For future reference, evolutionnews.org may not be the best place to get accurate information, scientific or otherwise.
Erica, glad to have you as an active participant. Post anytime.

So, what you are saying is that ID isn't useful because you (and others) don't agree with it. That seems a bit shortsighted. Don't you agree?

So, you don't like evolutionnews.org. It probably is bias; maybe it may be better to say that they are open about their perspective and thus the articles therein reflect that position.

As the grad student that you are, you should become intimately aware that everything is biased--every journal, news article, book, encyclopedia. They way that you get published in peer-reviewed journals is that you support the perspectives of the editors who review your work.
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It's absolutly incorrect to assert that ID is testable. Sure, you can compare the probabilities of known things against Behe's Universal Probability Bound, but what does that get you? Just because it's less likely to occur unguided in one trial than 10^150 doesn't mean it was more likely guided; neither Behe nor anyone else gives us the probability of intelligent intervention in the universe to compare. They merely assert that it's more likely than 10^150, without providing any reason for the rest of us to agree.

Behe's ID is an excercise in personal incredulity, and as such, can't be tested. It's absolutely wrong to call ID science. If you believe in God, have faith that God is the creator. If you don't, don't. But people who lack the faith they want need to look within, not try to pervert science and the courts.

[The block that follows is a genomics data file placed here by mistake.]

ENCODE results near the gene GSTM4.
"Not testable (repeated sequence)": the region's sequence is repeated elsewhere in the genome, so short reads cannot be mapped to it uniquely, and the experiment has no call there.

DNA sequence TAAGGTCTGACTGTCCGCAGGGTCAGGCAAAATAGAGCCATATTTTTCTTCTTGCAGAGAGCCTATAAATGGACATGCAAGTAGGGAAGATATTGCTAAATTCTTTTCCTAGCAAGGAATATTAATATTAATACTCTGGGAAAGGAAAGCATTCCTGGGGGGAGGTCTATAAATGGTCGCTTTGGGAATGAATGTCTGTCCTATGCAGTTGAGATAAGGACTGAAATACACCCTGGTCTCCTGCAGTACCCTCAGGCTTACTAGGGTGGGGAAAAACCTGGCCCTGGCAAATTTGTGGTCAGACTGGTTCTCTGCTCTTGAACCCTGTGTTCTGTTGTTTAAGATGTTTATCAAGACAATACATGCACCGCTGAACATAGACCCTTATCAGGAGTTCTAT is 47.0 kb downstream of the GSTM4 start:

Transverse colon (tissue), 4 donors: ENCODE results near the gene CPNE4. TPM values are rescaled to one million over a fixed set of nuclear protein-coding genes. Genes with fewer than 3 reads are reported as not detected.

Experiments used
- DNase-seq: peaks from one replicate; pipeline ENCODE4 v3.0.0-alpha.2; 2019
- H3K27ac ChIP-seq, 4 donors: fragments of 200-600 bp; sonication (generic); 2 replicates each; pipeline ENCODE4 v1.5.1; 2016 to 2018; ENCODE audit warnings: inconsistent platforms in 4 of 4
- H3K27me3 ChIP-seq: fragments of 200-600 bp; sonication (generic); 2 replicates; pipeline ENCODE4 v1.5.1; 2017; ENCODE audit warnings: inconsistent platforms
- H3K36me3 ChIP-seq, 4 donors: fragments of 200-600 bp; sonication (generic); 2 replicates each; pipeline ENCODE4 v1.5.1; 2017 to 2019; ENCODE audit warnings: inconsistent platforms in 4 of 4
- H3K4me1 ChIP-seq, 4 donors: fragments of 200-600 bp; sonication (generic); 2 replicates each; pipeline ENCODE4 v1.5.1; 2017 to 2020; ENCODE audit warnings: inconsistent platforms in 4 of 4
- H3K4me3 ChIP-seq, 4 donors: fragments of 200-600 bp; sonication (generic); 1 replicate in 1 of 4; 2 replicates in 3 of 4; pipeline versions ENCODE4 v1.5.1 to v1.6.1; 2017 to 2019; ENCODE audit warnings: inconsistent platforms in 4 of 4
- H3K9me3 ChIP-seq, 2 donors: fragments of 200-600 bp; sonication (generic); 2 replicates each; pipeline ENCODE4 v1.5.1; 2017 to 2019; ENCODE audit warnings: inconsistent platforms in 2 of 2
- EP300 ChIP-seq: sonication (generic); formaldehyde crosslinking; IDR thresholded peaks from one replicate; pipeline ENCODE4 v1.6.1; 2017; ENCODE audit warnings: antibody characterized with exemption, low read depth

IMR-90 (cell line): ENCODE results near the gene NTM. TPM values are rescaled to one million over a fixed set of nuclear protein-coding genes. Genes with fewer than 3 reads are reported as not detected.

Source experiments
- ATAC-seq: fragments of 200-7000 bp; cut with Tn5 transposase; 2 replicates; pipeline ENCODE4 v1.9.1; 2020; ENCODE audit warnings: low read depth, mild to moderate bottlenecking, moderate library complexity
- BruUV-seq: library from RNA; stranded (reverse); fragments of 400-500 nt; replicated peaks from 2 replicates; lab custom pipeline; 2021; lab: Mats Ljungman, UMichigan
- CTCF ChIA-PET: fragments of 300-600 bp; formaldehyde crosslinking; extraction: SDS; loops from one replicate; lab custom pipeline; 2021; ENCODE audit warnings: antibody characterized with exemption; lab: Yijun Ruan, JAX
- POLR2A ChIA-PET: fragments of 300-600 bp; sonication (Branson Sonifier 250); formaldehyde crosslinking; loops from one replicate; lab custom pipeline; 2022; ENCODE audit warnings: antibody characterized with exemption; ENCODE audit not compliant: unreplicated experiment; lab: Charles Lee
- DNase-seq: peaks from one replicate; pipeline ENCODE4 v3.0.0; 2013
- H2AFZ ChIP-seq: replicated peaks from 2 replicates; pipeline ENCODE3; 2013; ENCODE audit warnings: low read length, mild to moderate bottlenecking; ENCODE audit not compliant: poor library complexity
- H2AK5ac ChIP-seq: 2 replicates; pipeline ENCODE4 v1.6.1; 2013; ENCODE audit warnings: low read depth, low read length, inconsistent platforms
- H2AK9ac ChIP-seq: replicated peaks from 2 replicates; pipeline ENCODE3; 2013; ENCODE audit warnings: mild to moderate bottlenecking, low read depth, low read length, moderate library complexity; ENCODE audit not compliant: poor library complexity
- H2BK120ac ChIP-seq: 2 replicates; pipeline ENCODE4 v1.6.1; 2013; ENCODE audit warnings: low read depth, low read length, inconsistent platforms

Not at all. There are many things I don't agree with that others find useful, but ID is not one of them. ID is useless because it hasn't lead to any major advances and it hasn't furthered our knowledge in any way. I challenge you to find any example of ID benefiting society.

The way you get published in a peer-reviewed journal is to submit a good paper. Not everybody in the scientific community agrees with each other all the time. A good example from my life is the tension between the morphological systematists and the molecular systematists. But just because there is bitching and moaning doesn't mean that we don't engage in meaningful discourse or that we stop being professional. After all, we have the same goal - to further knowledge for the betterment of humanity.

You also have to realize that one of the ways a scientist can make a name for herself is to come up with some revolutionary new idea that changes the status quo. If ID was that idea (and it's not, since it's just Creationism Lite) scientists would be falling all over themselves to take credit for it and get on the bandwagon.

I'm also not entirely certain why you support ID, JR. Unless, of course, you're going for the wedge strategy. You've stated that you believe in straight up 6 day creation, but ID doesn't necessarily include a 6 day creation.
Evolution is not supportable as a theory because there just isn't enough time in a 4.5 billion year old Earth for the changes necessary to produce today's diversity to have taken place! Confer William Dembski.
That's absolutely false. Moreover, Dembski has absolutely no formal training in any relevant scientific field, so his opinion on the matter is about as relevant as yours. Like Behe he uses complex mathematical language to conceal an argument that's nothing more than a statement of his own incredulity.
That's a load of bull, Randy. Perhaps you ought to read up on punctuated equilibrium and adaptive radiation.
Chet and Erica,
You show signs of being true (almost religious) believers in Darwinism. You know nothing of my background, and yet you state that my knowledge is irrelevant. And, your position that Dembski's vast background in mathematics is unscientific is absurd. I am glad, however, that you are willing to take part in discussions.